Politics & Policy

Obama’s Super-PAC Advantage

So far, Obama’s super PAC is outspending all super-PAC efforts opposing him combined.

Most of the media coverage of the 2012 campaign treats a Republican advantage in super-PAC spending as a given. This assumption is echoed by increasingly dire comments from President Obama, his advisers, and other Democrats.

At a New York City fundraiser last month, President Obama lamented that opposition to his reelection bid will be fueled by “$500 million in super-PAC negative ads that are going to be run over the course of the next five months that will try to feed on those fears and those anxieties and that frustration.”

“We put out a fund-raising letter because we’re facing about a billion dollars of super-PAC spending,” Obama’s chief strategist, David Axelrod, told CNN. He has also referred to “the Rove and Koch brothers contract killers over there in super-PAC land.”

“With every passing week, Democratic insiders are becoming more and more panicked that, by November, their Republican opponents will have buried them under a mountain of money,” reports The New Republic. “The GOP money machine — that is, American Crossroads, the super PAC co-founded by Karl Rove; Americans for Prosperity, the group backed by the billionaire Koch brothers; and the U.S. Chamber of Commerce — has vowed to spend $1 billion combined before Election Day.”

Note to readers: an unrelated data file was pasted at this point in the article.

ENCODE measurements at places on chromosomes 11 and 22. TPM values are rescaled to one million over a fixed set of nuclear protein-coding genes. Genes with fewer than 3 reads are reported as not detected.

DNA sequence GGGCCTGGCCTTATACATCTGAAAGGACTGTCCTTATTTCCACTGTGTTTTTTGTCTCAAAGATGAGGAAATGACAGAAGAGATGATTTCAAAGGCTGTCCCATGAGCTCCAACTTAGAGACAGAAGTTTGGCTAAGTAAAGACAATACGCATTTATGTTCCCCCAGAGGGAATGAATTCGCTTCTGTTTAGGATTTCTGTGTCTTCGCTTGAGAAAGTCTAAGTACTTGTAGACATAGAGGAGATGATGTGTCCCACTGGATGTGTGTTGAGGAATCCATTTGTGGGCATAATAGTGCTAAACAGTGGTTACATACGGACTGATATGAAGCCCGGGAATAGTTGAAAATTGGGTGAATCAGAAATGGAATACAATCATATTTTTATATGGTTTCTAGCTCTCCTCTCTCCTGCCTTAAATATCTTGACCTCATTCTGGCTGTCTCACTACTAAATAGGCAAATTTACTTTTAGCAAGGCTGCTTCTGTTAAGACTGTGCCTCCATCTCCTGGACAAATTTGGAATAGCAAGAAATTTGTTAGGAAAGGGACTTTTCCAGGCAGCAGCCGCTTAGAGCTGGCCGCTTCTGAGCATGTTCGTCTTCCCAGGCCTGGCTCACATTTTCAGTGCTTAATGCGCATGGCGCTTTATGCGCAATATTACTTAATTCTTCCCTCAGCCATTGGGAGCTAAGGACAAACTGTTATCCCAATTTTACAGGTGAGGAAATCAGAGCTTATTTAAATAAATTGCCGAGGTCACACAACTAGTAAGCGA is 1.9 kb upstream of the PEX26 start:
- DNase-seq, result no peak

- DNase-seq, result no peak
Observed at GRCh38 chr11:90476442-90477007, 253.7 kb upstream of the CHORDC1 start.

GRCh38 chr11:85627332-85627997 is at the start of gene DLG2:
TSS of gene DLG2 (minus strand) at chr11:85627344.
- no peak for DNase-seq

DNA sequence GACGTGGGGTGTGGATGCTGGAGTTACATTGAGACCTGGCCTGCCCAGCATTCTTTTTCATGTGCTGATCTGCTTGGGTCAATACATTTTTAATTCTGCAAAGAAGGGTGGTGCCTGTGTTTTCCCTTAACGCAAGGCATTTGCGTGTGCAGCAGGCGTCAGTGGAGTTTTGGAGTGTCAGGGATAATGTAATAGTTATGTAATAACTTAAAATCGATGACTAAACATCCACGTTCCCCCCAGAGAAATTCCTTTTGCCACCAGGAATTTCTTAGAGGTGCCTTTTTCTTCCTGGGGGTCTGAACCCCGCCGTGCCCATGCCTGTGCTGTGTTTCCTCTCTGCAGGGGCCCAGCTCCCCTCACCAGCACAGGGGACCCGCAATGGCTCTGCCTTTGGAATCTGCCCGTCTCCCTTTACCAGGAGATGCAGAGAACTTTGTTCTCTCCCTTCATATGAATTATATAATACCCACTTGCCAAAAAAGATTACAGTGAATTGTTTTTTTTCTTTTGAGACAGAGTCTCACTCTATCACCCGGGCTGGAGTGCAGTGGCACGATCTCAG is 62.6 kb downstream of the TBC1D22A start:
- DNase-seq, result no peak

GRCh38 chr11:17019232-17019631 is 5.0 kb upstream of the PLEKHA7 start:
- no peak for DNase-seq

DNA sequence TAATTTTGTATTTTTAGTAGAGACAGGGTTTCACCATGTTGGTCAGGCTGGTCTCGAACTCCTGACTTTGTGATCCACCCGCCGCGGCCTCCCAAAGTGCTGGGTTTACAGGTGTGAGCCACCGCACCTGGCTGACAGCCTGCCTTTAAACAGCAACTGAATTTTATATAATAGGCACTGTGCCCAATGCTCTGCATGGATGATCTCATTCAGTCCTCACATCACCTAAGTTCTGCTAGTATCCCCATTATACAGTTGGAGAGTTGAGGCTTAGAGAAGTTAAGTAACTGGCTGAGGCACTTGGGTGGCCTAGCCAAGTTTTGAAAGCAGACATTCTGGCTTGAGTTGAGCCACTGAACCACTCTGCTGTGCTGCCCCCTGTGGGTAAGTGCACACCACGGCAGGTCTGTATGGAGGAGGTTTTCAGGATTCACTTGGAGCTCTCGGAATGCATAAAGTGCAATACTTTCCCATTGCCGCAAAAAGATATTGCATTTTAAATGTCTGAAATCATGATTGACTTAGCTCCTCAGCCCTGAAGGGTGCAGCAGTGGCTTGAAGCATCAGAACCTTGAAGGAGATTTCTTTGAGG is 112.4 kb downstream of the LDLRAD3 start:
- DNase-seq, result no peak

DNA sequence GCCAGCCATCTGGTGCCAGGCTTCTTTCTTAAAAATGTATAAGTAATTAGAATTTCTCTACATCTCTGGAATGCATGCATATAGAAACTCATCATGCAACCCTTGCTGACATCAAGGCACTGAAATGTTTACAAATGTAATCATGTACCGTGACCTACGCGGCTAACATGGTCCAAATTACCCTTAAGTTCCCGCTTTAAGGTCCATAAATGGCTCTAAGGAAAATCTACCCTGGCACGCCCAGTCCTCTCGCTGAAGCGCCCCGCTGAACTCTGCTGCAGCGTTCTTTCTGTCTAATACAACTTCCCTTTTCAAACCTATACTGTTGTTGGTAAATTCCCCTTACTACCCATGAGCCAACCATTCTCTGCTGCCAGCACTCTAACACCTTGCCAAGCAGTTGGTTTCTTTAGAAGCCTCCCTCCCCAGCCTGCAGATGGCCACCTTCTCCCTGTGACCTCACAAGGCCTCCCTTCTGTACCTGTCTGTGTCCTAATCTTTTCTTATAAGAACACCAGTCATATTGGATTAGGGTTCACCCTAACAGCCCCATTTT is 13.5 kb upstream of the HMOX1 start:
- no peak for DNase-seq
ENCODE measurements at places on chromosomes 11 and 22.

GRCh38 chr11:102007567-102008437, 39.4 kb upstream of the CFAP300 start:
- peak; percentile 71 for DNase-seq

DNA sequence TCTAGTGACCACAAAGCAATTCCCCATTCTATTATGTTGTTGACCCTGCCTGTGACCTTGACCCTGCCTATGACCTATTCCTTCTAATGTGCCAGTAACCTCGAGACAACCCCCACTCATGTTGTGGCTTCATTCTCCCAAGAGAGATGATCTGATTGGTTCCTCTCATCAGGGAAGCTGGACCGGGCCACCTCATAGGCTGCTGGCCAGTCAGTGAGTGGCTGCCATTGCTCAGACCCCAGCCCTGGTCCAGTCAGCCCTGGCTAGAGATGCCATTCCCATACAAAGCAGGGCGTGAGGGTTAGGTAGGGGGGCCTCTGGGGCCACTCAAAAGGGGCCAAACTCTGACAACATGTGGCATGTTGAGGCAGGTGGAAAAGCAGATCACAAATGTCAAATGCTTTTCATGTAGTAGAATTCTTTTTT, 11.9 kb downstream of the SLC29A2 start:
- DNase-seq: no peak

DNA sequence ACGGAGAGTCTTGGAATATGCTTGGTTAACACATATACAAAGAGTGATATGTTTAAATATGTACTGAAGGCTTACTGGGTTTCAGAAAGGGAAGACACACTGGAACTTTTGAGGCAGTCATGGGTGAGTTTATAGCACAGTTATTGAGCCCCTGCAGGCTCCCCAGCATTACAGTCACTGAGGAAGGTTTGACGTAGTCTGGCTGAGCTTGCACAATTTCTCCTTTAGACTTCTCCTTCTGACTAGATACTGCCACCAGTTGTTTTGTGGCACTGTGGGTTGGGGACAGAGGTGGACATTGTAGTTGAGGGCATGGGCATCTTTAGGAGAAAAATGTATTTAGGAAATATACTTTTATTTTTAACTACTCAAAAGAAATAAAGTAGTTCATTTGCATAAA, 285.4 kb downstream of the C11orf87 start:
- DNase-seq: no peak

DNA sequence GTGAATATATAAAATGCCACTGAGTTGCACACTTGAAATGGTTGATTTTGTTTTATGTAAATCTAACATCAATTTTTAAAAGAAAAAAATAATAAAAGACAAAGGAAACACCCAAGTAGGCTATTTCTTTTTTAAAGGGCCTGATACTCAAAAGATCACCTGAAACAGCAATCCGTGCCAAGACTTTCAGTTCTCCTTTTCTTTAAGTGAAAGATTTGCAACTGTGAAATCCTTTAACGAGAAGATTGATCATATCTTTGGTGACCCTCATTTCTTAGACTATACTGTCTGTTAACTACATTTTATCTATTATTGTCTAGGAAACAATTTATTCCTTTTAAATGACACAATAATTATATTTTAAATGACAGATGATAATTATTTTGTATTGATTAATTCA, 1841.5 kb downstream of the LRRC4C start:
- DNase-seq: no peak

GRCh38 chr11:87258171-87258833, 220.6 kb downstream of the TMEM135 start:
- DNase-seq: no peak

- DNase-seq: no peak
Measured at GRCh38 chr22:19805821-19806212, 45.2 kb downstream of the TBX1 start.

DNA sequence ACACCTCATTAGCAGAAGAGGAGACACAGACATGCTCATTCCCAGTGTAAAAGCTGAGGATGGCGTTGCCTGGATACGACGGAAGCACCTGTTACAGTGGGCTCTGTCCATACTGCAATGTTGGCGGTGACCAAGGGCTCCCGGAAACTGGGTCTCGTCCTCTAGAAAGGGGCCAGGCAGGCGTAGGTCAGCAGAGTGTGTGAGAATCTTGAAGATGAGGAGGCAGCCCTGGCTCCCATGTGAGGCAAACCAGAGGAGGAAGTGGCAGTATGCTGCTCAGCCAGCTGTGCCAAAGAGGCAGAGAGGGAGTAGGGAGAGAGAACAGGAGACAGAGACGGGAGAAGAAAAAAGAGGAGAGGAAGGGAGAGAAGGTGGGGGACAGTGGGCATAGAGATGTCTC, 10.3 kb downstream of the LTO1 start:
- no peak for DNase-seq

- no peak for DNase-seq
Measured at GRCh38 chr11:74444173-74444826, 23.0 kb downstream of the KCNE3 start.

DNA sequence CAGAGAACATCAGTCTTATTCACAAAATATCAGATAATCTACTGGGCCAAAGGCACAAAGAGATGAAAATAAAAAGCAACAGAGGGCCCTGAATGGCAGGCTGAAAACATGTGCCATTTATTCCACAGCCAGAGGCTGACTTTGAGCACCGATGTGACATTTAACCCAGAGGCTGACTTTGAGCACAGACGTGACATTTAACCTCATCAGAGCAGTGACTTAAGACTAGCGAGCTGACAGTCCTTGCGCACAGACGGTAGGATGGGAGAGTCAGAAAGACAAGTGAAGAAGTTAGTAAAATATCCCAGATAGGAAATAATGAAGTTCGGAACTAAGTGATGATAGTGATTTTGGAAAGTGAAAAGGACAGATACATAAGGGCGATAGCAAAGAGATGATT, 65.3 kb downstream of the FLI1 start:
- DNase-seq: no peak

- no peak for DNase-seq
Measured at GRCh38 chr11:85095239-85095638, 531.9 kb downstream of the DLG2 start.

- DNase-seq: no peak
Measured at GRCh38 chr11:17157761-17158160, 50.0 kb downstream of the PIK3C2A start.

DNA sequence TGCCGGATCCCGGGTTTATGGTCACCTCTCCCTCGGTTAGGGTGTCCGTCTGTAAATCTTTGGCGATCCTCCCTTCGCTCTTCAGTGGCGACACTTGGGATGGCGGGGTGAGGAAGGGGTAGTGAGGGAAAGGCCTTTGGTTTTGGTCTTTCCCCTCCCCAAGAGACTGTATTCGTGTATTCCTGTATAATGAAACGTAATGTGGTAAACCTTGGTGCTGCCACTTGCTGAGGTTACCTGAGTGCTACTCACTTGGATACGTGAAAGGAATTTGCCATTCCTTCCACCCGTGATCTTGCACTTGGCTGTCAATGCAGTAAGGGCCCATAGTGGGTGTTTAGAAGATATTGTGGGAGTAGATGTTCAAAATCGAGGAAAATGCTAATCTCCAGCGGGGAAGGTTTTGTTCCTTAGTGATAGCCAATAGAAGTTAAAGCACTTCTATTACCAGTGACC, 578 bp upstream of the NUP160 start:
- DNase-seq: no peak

The only catch is that the actual spending by super PACs so far this year tells a quite different story. The truth is that the super PAC founded by top Obama staffers and its aligned “independent” groups are outspending groups that oppose the president by roughly two to one.

According to Federal Election Commission data filed from January 2011 through July 3, super PACs and all groups making “independent expenditures” in the political arena have spent $35.3 million in opposition to Romney, and only $9 million in opposition to Obama. Rove’s American Crossroads, for example, has spent $3.1 million this cycle. But only $158,126.17 of that has been spent in efforts opposing President Obama, and a separate $7,500 has been spent on Web ads supporting Mitt Romney. For perspective, the group spent $358,202.98 in mid-June in just one expenditure on “TV/Media Purchases” opposing Democratic Senate candidate Tim Kaine in Virginia, and then spent the same sum a week later in the same race.